I’m learning procmail. Every time a piece of spam gets through my filter, I write a new recipe to filter it, and reply to the spam, figuring they’ll send me more mail within a few days, and I can find out if the new recipe works. I got a message today from (random string of letters)@msn.com, with a reply-to of (believable username with random string of letters appended)@yahoo.com. I replied to the reply-to, and it bounced. I replied to the from: address, and it bounced. There’s no “click on this link” or “email (some other address)” anywhere in the mail - just “fill out this form and send it back to us” (no snail mail address, either). It looks like an online version of vandalism to me - i.e. it serves no purpose, wastes time, and is annoying. I can’t see, though, why anyone would do this. It’s neither highly visible nor lucrative. Can anyone suggest what the purpose of this mail might be?
Hm. Just realized how stupid that subject is. If a mod wants to be superkeen and get rid of the “what’s the point” part, it would make me smile. If not, life will go on, I’m sure.
[note: Smile, mna! Rather than get rid of it, I made it seem like there’s a question here (which there is), as opposed to a rant. -manhattan]
[Edited by manhattan on 03-16-2001 at 06:32 PM]
My WAG: This is a way to see which of the email addresses in the spammer’s database are actually valid, before sending out the real spam. (The invalid addresses would bounce.) I have no idea why you would want to test out the addresses first, because it seems it would require just as much in the way of resources to send a test message as it would to just send the spam. But that’s the only thing I can come up with.
I like the tagging idea. One of my e-mail addresses is so obscure that it could only be randomly found by an address tagging program. Yet I get plenty of spam.
Another silly possibility. Could it be that the spammer got shut down before you could reply?
Ok, this would make sense, if the spammer were in the business of selling email addresses to other spammers. In which case they wouldn’t have a “legit” message to send out, but would want to have the highest ratio of good to bad addresses. Thanks, MsWhatsit, that’s an entirely plausible idea.
SofaKing: I considered that, but it seems unlikely. There were less than 2 minutes between receipt of the message and reply.
The problem with spam is that it costs virtually nothing to send so there is no incentive to attempt to direct it towards people who are more likely to respond. It just isn’t worth it to cull your list and a ridiculously low response rate validates the effort.
From a practical point of view what I do is keep a couple of hotmail accounts. I never give my primary emails unless I want someone to have it. I have one hotmail for things that might marginally have some interest and one for virtually everything else.
I have had the same email address for over 10 years and I get almost no spam at all.
[li]They are trolling for valid email addresses to sell, as MsWhatsit and typo mna suggested. They don’t actually have any spam for you, but they’re going to sell your address to spammers, with a guarantee of a certain percentage of valid addresses in the list.[/li]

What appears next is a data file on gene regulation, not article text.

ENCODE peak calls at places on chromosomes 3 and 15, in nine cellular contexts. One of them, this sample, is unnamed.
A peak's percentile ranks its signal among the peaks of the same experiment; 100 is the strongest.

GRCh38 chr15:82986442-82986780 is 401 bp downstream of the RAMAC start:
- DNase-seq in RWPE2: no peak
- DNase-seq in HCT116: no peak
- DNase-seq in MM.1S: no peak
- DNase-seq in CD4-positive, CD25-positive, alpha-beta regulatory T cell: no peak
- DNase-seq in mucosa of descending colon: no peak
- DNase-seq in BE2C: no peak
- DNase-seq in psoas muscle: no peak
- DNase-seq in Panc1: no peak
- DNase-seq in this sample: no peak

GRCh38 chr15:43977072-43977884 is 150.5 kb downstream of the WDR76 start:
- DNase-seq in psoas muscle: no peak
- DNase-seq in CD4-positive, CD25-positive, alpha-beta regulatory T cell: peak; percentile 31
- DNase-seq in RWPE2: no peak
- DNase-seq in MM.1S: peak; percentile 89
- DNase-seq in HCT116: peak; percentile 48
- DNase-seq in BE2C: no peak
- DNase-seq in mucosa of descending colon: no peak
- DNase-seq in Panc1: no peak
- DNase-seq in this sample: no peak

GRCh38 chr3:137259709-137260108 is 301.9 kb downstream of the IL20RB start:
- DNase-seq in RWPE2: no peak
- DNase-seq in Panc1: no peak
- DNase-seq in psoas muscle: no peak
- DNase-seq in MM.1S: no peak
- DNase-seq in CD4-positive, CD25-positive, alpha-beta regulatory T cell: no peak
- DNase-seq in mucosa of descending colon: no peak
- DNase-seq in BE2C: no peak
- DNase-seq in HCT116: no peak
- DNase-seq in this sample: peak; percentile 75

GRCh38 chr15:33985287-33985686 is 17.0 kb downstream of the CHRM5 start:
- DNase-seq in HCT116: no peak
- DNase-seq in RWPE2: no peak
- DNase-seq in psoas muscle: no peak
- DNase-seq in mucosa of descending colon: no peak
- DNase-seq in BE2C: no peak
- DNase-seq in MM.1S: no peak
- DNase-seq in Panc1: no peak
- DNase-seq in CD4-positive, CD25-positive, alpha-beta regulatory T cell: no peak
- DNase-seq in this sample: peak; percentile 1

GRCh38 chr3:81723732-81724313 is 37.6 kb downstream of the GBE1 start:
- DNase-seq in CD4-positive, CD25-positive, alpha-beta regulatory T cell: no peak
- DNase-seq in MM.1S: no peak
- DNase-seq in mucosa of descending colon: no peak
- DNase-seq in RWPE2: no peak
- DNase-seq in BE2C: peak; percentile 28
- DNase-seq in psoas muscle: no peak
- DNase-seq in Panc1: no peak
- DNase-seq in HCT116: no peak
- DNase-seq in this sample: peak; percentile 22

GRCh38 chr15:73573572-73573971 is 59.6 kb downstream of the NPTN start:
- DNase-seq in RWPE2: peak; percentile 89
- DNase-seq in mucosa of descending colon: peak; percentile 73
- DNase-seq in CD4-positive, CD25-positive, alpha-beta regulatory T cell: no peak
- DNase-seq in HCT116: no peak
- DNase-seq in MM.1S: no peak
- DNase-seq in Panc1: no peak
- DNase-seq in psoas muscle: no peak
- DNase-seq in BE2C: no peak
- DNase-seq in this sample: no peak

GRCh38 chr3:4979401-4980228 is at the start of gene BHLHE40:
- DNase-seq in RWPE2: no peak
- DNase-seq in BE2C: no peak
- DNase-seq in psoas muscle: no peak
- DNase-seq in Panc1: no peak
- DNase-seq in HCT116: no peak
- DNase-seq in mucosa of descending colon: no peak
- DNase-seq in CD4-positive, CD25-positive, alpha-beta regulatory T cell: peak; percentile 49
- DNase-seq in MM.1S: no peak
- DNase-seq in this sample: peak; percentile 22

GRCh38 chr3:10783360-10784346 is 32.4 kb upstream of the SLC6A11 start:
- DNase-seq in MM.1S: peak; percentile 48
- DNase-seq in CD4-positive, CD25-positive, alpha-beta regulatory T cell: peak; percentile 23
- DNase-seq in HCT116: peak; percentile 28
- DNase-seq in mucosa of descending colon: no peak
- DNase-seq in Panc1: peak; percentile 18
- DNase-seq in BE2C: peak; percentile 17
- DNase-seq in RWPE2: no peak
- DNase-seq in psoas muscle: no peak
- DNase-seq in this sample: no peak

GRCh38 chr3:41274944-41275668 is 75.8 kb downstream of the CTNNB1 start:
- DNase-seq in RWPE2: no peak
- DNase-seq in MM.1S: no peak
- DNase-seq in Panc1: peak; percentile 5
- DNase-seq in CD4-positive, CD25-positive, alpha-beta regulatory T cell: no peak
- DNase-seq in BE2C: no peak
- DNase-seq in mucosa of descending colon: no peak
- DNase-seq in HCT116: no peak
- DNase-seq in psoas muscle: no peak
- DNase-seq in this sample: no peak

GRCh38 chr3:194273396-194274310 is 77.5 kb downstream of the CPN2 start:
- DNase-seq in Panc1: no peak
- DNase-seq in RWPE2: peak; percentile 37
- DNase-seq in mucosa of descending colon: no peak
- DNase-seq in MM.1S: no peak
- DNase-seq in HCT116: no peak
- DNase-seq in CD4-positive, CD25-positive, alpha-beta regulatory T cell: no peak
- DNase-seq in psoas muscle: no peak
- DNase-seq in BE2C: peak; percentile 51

[li]The mail included html or java code that put cookies on your system, or automatically caused your machine to send something back to their server. If you’re email client is set to interpret html or java, just the act of reading the mail can send information to them. No actual response from you is required.[/li]
A good reason not to use an email client that can interpret HTML or Java, I might add.
Yes, one of many good reasons to turn off HTML, Java, VBScript, etc. in your mail client. If you do leave them on, at least disable the preview function, so you don’t accidently run the code without even opening the mail.
Argh, I used “you’re” instead of “your” in my last post- one of my pet peeves, even!
There was no naughty code in there. I use pine (which is why I’m learning procmail - pretty much every graphical email client I’ve seen has a built-in filtering feature, which I’d use, if I used that sort of client), which, of course, is text-based, so HTML, improperly attached files, and all that sort of stuff shows up as a bunch of garbage. This email was all text.
Speaking of email address harvesting, Sneakemail is a great way to avoid it. Every time you need to fill out a form with your email address, you can go there and generate a new one (e.g., firstname.lastname@example.org).
Then when you receive mail at that address, Sneakemail forwards it back to your real address, after changing the headers so that 1) you know which address it was sent to (using a label you supply when you generate the address), and 2) your reply will go through Sneakemail, so the sender doesn’t see your real address.
If you start receiving spam at an address, you know who gave it away. You can also set up detailed per-address rules to reject certain senders, or only allow certain senders - or you can close the address entirely.
How do you know if your e-mial client can interpret HTML or Java?
If you can see pictures or animations or whatnot in the body of your email, or there are links you can click on, you’re HTML-enabled. If HTML code shows up in the form of a bunch of “tags” in brackets, your client isn’t interpreting it.